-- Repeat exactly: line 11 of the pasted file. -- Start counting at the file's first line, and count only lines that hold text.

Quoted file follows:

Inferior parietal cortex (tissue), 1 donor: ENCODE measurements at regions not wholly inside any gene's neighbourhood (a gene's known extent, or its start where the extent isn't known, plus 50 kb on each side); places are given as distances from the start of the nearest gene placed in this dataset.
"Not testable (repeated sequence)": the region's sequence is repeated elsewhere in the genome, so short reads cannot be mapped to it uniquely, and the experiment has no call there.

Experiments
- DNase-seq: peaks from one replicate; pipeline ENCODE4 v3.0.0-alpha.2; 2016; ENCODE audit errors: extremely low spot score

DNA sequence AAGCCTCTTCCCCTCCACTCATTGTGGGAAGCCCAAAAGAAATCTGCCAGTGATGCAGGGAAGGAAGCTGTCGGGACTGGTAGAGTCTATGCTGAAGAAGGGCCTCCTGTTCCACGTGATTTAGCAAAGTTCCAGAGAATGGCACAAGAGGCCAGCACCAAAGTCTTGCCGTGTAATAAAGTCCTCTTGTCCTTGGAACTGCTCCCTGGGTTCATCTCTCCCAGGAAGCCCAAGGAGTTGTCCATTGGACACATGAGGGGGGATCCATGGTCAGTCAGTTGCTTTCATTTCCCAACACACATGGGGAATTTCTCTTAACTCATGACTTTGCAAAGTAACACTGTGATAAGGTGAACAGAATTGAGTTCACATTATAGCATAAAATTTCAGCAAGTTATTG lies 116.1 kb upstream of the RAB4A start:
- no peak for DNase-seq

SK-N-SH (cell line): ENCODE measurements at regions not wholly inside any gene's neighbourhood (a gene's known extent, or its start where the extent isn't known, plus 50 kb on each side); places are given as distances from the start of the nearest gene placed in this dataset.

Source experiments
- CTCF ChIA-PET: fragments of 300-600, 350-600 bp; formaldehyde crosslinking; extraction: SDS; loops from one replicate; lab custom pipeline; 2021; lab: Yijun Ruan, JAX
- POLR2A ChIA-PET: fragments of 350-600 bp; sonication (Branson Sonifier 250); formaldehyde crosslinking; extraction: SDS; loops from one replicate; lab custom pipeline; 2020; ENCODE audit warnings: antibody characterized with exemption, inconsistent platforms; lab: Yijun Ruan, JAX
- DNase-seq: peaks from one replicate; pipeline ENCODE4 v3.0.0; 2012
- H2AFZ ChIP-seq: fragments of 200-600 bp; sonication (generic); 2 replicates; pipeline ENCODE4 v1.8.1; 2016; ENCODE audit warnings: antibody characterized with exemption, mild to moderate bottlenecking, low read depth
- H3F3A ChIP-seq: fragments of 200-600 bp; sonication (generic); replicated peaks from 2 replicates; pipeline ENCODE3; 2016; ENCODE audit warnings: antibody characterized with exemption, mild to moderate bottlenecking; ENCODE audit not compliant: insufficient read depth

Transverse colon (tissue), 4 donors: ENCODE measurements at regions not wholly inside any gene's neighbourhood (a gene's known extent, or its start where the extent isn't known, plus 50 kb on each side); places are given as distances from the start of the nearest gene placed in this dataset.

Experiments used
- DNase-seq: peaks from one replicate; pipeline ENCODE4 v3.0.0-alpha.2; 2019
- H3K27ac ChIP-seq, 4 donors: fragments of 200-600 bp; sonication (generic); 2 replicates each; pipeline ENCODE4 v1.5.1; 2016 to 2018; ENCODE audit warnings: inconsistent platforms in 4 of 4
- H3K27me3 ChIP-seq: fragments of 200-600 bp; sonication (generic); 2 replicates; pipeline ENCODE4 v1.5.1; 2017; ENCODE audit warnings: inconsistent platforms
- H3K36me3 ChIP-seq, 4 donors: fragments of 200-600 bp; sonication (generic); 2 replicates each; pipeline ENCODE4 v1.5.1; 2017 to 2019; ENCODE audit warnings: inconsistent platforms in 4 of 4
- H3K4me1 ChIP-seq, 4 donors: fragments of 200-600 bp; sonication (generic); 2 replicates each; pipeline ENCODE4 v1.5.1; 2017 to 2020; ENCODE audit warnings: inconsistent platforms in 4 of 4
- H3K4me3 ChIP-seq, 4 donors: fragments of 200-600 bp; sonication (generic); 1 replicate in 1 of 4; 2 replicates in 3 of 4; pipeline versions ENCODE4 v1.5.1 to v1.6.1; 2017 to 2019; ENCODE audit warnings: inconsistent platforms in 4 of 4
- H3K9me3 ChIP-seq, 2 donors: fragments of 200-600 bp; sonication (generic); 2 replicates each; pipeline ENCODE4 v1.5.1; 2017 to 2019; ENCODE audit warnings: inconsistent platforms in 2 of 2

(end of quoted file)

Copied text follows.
- DNase-seq: peaks from one replicate; pipeline ENCODE4 v3.0.0; 2012